Welcome to Cal's Cosmos

Allow me to roll out the red carpet and usher you into my world--the world of writing. I am a blessed man; a man blessed with the enjoyment of creating worlds on a lifeless sheet of paper or a blank computer screen.

You'll find many things at Cal's Cosmos: information about my long and passionate love affair with writing, my views on literature, my musical heritage and thoughts on current events.

Please, come back often to see what's happenin' on Cal's Cosmos.

Sunday, July 18, 2010

One is never happy with one's work!

I had the pleasure last night of reading a section of my novel to our writing group. Dawn, the facilitator of Hillcity Writers, orgnized a potluck dinner to celebrate my book contract. I'm still drooling over the variety of foods presented. The celebratory cake was an added bonus, even for this diabetic--and, yes, I did indulge.

Hillcity Writers is a varied group of talented people: novelists, playwrites, non-fiction writers and authors of children's literature. However, it is the size of their hearts and the joyfulness of their spirits that touch me.

Somehow I'd missed the fact that the potluck dinner was in my honor. When Vonnie came into the den, carrying part of my manuscript and teling me I was expected to read it, I was not exactly pleased. You see, I know how I am. If I read it to anyone, I knew I'd want to rewrite portions of it or would agonzie over a word choice or ask myself why I'd used a particular phrasing. A writer is never satisfied with his or her work. The urge to tweak it or modify elements nags the mind, niggles the spirit. "I can do that better. Let me fiddle with it, rewrite it one more time."

Still, giving my first reading of "The Phantom Lady of Paris" was an experience I'll remember forever. I've been blessed with many fond memories in my lifetime: a secure, loving home created by my mother, the first time I saw Paris, the birth of my son and every day of wonder that followed as he grew-up, his graduation from MIT, my first glimpse of Vonnie, the wonderful day in Berlin when I gained a daughter, Katrin, via marriage and on and on. If life is made richer with fond memories, I am a wealthy man.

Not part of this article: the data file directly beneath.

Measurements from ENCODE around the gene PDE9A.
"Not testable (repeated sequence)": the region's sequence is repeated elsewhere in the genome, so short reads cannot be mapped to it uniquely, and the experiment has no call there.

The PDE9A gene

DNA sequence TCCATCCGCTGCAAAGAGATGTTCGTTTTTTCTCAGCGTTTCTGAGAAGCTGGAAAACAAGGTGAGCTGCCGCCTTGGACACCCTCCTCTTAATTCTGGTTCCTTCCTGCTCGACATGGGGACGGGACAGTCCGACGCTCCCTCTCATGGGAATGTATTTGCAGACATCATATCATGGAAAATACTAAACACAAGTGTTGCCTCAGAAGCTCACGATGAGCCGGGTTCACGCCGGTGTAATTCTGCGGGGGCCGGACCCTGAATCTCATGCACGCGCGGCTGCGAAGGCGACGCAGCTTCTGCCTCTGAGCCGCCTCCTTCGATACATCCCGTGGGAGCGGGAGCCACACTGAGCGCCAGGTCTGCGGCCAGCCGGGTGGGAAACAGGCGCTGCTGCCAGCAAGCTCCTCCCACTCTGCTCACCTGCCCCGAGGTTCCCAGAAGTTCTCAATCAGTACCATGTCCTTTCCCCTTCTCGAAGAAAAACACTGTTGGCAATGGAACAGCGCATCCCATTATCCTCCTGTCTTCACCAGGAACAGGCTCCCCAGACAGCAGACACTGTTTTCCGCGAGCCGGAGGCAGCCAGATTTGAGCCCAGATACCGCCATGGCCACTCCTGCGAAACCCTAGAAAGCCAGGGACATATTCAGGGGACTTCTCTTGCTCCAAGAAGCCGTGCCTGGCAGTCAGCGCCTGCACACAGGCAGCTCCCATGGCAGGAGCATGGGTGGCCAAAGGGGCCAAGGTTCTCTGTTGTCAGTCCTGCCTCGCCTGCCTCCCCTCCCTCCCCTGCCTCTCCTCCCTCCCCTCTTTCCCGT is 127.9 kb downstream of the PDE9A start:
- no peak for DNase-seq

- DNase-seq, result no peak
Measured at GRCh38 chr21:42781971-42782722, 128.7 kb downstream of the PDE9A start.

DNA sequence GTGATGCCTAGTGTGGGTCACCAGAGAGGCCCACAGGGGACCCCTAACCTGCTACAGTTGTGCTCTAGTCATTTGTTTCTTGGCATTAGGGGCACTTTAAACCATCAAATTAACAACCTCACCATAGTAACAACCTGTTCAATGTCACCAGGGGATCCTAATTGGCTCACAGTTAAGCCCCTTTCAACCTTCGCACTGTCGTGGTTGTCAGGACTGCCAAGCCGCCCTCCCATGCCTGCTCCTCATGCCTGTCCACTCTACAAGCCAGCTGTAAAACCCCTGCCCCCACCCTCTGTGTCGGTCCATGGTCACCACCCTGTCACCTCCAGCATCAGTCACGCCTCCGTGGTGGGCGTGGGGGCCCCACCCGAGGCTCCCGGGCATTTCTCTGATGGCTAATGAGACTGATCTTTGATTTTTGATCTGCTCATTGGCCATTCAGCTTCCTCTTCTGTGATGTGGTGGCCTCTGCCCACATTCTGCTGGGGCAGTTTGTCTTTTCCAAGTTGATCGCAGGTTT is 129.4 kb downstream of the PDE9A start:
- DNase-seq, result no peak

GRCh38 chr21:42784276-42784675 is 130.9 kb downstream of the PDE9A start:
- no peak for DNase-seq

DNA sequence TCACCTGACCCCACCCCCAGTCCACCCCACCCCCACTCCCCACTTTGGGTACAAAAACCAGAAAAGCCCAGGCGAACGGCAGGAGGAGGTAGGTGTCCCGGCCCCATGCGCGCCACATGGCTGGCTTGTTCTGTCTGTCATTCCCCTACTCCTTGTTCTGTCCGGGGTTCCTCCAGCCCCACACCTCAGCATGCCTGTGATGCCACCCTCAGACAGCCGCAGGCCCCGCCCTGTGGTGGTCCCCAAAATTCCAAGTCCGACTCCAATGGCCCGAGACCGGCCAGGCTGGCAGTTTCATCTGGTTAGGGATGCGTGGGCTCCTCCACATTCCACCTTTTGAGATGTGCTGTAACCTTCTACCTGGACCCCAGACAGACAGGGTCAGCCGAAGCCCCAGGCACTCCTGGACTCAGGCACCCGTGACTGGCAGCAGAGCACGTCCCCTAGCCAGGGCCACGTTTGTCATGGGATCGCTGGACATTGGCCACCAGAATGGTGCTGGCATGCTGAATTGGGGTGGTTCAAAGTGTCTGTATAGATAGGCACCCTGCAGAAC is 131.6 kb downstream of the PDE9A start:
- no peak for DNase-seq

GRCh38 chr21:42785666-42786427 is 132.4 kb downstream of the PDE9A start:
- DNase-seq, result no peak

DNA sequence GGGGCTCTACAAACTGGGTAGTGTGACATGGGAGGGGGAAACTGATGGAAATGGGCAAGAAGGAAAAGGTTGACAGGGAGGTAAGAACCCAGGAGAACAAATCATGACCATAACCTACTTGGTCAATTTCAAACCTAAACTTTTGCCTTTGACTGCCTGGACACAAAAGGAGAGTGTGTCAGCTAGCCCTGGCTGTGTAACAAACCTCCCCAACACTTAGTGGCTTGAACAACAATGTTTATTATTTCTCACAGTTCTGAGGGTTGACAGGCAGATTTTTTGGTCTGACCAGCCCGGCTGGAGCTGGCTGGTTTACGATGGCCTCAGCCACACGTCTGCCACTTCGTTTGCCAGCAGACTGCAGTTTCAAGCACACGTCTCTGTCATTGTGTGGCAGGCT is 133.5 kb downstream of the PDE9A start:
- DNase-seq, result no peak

Thursday, July 8, 2010

Like Etta James, I'm singing, "At Last..."

After years of working on The Phantom Lady of Paris, I've been offered a contract. I have worked on this project on and off, in fits and starts, through sleepless nights and endless days since I spent a year living in Paris. At times another story would capture my attention and I'd stow away my chapters. Then a few years later, I'd pull the Phantom Lady from her resting place in the closet, blow off the dust and work on it some more, reliving my time in the City of Light.

While in Paris back in '68 and '69, I settled into a comfortable routine. Each morning after dressing, I'd run down three flights of stairs, sprint up the street to the neighborhood dairy to purchase a container of yogurt, step across the street to the bakery for a fresh croissant and return to 21 rue Galande to retrieve my copy of an London newspaper, Herald Tribune, from the mailbox. At that time, the mail was delivered twice a day and deposited into a communal box in the vestibule where the building's residents sorted through the pile of envelopes, advertisments, magazines and newspapers to find the items addressed specifically to them. Newspaper, notebooks, pencils and breakfast in hand, I'd walk a narrow street to Boulevard Saint Germaine until I reached my "writing cafe," Cafe Balkan. There I would eat my breakfast, sip my espresso and read my paper before settling into completing my writing quota for the day.

One morning when I sorted through the mailbox, my paper was not there. The address band was in the box, but not my treasured English newspaper. To say I was upset would be an understatement. Who would have stolen my paper? What a rotten thing to do! As I sat at Cafe Balkan, my temper cooling and my writer's imagination heating up, I thought...hey that would make a great idea for a story. A teacher on sabattical, much like me, has his paper pilfered. The thief posts a note on the bulletin board over the mailbox, signing it "The Phantom Lady of Paris." The novel's protagonist posts one in response, and a dialog via notes occurs....and then...

The Phantom Lady slowly revealed herself and I, in my meager ways, tried to capture her for a brief moment within the pages of a novel. A novel that will soon be published. At last...